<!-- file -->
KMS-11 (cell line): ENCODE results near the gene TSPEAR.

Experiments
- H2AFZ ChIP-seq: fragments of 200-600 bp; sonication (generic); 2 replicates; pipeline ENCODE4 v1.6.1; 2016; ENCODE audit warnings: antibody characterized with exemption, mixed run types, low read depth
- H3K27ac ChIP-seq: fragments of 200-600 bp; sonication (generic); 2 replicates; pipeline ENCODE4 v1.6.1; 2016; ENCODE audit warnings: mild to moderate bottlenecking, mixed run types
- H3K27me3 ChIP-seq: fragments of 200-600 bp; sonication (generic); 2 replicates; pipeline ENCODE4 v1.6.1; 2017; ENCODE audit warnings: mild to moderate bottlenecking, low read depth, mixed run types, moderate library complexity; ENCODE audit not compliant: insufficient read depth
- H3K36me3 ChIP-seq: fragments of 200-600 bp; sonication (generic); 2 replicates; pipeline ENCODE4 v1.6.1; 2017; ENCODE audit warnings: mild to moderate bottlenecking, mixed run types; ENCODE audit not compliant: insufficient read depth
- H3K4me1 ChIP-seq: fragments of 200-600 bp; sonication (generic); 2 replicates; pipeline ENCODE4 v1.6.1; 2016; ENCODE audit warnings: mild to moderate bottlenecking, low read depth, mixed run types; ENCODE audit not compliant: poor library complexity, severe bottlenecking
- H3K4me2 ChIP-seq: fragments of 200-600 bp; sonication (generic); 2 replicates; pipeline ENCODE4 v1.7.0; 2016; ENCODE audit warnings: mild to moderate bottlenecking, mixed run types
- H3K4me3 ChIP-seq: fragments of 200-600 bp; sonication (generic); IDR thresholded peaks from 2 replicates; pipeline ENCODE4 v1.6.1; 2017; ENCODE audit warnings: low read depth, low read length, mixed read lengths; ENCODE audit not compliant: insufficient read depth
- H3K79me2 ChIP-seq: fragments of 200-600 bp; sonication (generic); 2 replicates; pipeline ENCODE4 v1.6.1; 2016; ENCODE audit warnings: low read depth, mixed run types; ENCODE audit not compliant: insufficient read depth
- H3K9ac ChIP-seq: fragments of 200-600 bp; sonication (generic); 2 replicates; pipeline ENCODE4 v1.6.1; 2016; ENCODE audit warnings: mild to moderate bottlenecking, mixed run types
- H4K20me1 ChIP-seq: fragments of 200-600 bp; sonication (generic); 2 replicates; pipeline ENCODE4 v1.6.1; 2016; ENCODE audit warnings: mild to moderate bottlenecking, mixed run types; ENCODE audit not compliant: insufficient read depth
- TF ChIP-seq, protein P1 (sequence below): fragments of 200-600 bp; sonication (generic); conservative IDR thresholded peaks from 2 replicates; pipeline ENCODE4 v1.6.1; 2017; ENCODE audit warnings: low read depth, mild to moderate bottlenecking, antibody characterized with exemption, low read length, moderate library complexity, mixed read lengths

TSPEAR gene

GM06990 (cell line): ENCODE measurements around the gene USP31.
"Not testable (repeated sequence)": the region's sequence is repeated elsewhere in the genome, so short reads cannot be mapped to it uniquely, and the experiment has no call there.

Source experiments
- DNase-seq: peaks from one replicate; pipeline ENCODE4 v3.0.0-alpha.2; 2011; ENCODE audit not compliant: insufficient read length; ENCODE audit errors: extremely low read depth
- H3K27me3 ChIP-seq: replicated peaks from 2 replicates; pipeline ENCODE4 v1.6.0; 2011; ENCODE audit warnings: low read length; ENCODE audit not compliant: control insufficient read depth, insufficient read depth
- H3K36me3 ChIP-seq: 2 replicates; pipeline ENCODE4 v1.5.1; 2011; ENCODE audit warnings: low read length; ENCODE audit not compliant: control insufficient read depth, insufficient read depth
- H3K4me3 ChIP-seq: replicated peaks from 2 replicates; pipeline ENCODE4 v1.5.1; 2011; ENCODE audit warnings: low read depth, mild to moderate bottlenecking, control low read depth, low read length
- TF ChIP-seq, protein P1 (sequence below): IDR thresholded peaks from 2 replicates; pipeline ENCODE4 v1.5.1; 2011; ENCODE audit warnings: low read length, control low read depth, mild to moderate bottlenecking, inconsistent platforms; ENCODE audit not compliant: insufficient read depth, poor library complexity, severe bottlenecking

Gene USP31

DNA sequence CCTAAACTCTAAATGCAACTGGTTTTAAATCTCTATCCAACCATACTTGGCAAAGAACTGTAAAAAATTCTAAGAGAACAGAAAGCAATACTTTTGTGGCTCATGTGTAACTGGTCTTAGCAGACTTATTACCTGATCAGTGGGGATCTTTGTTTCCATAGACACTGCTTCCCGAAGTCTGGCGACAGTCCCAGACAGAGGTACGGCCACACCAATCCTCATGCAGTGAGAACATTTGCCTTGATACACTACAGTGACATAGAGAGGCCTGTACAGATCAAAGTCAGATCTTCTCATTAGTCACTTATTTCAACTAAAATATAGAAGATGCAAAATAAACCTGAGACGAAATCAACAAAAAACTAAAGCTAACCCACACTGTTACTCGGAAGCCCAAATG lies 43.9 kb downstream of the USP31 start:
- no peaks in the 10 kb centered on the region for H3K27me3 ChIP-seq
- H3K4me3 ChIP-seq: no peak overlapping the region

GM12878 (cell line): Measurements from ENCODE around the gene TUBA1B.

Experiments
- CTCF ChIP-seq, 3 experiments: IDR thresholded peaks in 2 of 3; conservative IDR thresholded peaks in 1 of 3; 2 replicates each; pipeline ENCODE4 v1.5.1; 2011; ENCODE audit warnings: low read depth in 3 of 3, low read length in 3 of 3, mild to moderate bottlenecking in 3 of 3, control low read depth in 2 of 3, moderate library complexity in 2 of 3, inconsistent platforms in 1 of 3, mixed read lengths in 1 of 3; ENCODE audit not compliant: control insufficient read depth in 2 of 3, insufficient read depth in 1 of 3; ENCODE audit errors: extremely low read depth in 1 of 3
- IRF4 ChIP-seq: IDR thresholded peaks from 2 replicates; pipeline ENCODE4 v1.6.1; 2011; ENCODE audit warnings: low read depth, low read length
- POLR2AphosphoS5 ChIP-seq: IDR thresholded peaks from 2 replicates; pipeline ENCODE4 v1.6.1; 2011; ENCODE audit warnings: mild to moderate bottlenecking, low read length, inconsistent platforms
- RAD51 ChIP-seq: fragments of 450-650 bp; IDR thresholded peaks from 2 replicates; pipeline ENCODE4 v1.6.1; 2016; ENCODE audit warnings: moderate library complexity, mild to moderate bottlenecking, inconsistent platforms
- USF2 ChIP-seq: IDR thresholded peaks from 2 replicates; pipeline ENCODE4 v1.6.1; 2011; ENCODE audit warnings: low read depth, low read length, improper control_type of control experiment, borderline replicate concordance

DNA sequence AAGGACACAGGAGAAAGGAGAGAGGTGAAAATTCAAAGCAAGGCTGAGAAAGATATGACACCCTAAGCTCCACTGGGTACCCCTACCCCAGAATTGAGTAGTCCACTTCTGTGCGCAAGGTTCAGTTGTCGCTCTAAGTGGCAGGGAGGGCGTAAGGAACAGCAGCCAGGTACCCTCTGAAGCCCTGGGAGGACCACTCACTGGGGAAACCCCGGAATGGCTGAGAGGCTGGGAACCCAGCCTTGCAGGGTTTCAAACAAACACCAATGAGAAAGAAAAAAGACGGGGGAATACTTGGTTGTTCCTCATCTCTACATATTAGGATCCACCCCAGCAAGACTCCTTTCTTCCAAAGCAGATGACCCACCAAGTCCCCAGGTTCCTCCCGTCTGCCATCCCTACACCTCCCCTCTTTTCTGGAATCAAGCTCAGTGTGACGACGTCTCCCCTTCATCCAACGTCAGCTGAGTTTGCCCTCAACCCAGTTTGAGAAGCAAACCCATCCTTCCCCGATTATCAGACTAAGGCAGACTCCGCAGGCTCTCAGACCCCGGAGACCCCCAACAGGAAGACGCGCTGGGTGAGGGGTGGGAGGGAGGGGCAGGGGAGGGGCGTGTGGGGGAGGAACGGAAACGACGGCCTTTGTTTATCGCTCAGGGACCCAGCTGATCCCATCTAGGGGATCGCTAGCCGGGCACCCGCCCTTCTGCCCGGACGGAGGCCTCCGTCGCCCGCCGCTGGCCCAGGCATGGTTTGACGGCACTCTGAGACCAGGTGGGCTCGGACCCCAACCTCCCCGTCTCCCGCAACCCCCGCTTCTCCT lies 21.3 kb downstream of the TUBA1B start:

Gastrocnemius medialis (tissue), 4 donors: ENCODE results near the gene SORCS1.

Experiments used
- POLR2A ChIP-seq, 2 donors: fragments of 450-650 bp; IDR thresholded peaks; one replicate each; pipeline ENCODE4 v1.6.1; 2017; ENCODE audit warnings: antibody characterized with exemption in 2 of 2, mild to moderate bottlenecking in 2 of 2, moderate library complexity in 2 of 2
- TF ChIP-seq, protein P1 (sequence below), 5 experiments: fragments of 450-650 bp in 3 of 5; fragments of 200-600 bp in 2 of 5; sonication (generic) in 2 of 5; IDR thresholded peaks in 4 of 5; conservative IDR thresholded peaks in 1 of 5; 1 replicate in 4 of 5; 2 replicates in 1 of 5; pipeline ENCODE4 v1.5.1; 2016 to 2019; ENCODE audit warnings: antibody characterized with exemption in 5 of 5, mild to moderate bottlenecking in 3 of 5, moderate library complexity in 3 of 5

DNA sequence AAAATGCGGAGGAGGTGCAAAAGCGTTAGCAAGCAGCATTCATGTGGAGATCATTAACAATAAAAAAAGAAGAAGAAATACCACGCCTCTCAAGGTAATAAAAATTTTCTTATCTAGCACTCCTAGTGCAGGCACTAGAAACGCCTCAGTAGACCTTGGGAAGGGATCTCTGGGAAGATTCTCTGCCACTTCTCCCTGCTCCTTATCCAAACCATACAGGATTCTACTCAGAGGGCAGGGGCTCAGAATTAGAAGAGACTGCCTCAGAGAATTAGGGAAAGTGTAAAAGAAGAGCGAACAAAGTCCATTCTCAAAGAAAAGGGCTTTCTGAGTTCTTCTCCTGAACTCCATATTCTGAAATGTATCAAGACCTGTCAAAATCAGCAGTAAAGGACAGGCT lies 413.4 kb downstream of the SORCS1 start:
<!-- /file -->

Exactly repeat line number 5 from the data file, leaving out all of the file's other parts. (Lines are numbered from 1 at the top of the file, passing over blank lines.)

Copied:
- H3K27me3 ChIP-seq: fragments of 200-600 bp; sonication (generic); 2 replicates; pipeline ENCODE4 v1.6.1; 2017; ENCODE audit warnings: mild to moderate bottlenecking, low read depth, mixed run types, moderate library complexity; ENCODE audit not compliant: insufficient read depth